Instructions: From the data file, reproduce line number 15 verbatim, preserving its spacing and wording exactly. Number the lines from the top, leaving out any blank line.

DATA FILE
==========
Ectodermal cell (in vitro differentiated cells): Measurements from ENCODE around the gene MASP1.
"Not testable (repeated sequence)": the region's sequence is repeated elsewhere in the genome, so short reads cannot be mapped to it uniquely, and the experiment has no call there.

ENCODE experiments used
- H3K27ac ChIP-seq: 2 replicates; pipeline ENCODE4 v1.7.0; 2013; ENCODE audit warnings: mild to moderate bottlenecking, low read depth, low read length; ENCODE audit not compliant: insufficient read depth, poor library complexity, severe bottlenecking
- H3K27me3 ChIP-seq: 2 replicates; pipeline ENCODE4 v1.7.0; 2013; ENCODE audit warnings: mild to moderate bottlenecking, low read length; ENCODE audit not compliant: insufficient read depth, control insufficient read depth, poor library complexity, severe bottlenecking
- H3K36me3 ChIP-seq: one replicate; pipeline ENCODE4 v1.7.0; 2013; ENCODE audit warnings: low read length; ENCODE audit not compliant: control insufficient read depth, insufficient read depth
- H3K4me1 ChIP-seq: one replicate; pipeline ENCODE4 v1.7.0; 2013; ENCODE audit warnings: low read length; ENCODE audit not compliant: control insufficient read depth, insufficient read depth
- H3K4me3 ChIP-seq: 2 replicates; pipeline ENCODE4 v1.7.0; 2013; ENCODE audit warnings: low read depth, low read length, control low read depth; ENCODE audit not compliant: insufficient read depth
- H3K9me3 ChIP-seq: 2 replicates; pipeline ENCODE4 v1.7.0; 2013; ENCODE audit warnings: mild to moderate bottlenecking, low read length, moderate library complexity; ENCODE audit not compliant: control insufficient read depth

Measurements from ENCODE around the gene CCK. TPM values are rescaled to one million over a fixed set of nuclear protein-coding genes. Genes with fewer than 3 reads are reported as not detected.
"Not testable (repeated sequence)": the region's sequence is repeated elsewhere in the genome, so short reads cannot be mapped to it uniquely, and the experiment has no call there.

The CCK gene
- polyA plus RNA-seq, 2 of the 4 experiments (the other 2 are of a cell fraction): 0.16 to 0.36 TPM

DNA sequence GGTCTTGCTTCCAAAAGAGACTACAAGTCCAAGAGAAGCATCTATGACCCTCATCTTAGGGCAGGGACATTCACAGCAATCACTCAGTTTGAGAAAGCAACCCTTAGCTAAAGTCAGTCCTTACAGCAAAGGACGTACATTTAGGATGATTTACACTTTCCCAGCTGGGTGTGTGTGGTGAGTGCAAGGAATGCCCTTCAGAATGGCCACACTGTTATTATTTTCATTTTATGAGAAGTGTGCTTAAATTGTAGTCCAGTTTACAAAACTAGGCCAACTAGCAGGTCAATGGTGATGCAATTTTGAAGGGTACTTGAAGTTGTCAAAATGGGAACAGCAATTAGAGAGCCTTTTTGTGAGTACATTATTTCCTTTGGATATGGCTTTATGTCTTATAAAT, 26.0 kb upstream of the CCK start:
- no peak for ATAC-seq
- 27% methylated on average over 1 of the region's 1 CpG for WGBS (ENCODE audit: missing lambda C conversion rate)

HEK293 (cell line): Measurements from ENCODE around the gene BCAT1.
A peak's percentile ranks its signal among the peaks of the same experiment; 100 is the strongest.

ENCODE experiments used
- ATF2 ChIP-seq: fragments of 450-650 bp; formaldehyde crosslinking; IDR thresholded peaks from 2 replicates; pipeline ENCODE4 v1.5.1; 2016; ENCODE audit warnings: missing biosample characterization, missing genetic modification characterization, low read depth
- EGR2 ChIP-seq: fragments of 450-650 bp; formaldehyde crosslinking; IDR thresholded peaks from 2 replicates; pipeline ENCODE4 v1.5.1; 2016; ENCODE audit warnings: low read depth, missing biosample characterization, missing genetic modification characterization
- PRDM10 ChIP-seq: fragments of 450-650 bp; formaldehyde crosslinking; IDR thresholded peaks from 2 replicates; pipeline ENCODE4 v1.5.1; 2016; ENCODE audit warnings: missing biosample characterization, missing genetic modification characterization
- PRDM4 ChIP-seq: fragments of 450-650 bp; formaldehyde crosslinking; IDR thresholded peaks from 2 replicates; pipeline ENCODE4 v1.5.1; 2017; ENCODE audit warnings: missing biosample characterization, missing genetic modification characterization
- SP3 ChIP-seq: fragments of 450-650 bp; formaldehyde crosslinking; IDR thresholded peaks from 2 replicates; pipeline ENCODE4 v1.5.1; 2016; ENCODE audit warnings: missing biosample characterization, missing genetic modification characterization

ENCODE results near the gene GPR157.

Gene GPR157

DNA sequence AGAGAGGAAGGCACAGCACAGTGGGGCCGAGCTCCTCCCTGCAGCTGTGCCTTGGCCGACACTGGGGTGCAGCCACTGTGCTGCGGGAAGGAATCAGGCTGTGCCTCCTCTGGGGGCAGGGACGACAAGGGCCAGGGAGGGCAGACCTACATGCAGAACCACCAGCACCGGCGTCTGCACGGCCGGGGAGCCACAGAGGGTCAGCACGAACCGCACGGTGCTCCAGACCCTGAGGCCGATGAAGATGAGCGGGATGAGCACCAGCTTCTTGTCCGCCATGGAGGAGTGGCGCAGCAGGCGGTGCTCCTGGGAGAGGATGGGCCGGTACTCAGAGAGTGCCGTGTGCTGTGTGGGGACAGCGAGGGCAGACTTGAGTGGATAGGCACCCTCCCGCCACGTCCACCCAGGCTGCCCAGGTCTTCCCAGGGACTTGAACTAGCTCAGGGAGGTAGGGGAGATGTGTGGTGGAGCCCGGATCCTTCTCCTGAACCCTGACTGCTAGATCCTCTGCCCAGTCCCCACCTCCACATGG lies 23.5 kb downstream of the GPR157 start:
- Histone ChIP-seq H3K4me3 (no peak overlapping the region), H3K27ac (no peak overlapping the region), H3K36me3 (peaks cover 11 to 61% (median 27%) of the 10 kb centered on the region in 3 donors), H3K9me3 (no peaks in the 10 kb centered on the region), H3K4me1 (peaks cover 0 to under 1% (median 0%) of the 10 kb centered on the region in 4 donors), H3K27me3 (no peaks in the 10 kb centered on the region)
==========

- no peak for ATAC-seq